The Northern Lights’ story of sun-formed celestial substorms

Posted by pt91 at Oct 21, 2011 09:57 AM |
Solar winds battle with magnetic shields in public lecture on 25 October

Issued by University of Leicester Press Office on 21 October 2011

The next professorial inaugural lecture at the University of Leicester on 25 October will explore the role that our sun plays in the violent space weather that affects our satellite technologies.

In his lecture, ‘Sun et Lumière: solar control of the Northern Lights’, Professor Steve Milan of the University’s Department of Physics and Astronomy will describe the links of the chain that lead from the Sun to the Earth, and what can be learned about the anatomy of the Earth’s magnetic and plasma environment from a study of the auroras and related phenomena.

Professor Milan said, “There is more to the beauty of the Northern Lights, or aurora polaris, than meets the eye.  They tell of a long chain of events that starts at the Sun, stretches out through the solar system, circumnavigates the magnetic field of the Earth, and ends in the atmosphere at an altitude of 100 km. 

“Although the Earth’s magnetosphere can be a dynamic and hostile environment for humans and spacecraft, almost all the activity within it is invisible to us.  When we look up at the Sun at midday we are unaware that 65,000 km above our heads is a region of space where the solar wind crashes into our magnetic shield and where twisting and knotting magnetic fields store vast quantities of magnetic energy in our celestial backyard.”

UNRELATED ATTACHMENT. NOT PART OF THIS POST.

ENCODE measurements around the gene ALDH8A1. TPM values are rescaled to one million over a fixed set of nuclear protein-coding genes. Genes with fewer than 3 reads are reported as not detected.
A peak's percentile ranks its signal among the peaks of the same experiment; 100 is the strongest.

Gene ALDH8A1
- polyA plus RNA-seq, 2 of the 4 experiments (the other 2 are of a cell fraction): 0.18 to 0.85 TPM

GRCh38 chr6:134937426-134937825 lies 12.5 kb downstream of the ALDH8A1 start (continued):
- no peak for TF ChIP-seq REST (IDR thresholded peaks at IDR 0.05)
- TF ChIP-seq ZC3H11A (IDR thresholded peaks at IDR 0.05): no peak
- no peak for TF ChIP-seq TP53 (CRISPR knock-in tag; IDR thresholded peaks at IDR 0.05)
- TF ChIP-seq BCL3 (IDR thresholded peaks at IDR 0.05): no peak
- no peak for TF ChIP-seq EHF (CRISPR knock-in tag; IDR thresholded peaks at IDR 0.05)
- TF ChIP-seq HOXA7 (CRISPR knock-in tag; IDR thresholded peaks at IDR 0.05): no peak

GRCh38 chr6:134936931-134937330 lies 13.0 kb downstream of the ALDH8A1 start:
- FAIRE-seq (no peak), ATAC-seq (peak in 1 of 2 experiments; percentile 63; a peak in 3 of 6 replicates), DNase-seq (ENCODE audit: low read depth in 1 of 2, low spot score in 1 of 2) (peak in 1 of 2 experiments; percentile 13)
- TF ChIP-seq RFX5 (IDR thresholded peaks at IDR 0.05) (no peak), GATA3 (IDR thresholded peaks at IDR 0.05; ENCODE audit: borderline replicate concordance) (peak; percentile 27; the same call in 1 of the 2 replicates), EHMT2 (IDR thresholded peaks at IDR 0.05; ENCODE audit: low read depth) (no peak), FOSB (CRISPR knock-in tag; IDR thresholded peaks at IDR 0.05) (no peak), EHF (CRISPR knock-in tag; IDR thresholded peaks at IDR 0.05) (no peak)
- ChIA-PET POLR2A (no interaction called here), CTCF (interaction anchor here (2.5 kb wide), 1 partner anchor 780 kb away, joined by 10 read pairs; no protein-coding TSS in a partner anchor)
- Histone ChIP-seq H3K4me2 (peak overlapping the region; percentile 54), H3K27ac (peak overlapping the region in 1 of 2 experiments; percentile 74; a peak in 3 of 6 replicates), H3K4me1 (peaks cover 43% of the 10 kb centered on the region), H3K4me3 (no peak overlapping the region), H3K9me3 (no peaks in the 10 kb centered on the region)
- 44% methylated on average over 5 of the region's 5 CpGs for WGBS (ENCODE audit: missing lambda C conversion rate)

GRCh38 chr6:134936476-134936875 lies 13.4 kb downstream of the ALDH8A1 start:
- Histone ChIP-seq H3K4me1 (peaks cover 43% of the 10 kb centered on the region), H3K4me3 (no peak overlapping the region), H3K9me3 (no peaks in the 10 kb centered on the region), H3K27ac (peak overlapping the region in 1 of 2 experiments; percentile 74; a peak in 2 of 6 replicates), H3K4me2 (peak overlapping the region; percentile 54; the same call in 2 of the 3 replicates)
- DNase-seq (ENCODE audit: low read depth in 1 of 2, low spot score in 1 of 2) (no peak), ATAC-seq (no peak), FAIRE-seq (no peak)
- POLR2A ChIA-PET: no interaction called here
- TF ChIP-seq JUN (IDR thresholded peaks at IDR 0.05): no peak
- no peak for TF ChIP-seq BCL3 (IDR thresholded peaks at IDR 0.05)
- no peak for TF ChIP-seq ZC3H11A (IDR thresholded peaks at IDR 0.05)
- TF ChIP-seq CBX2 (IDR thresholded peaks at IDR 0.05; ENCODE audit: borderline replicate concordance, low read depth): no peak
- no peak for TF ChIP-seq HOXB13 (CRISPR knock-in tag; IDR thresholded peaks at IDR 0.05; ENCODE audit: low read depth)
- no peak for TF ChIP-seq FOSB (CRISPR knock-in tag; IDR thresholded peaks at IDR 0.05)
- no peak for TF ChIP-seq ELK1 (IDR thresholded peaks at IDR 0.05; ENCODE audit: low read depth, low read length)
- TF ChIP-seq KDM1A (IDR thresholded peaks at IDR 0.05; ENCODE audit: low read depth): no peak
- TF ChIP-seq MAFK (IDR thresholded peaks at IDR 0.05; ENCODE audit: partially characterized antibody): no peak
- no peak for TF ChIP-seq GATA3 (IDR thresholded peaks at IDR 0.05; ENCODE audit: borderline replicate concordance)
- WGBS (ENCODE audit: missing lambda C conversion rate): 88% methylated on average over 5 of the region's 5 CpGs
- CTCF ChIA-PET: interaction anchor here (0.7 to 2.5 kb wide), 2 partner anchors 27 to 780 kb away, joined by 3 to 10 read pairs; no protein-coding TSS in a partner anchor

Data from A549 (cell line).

“Only the auroras bear witness to the deposition of energy and particles in the atmosphere and the reconfiguration of near-Earth space when, every few hours, this stored energy is released suddenly and explosively in a process known as the substorm.  And so it is to the auroras we look when we try to understand the complex series of physical processes that mediate the interaction between the solar wind and our planet.”

“The ‘space weather’ that the lights represent has repercussions for us all in these times of increasing reliance on space-borne technology.”

‘Sun et Lumière: solar control of the Northern Lights’ will take place at 5.30pm in Lecture Theatre 1 in the Ken Edwards Building. It is free and open to the public, contact to book a place.

Notes to editors:

For further information contact Professor Steve Milan on (0116) 223 1896

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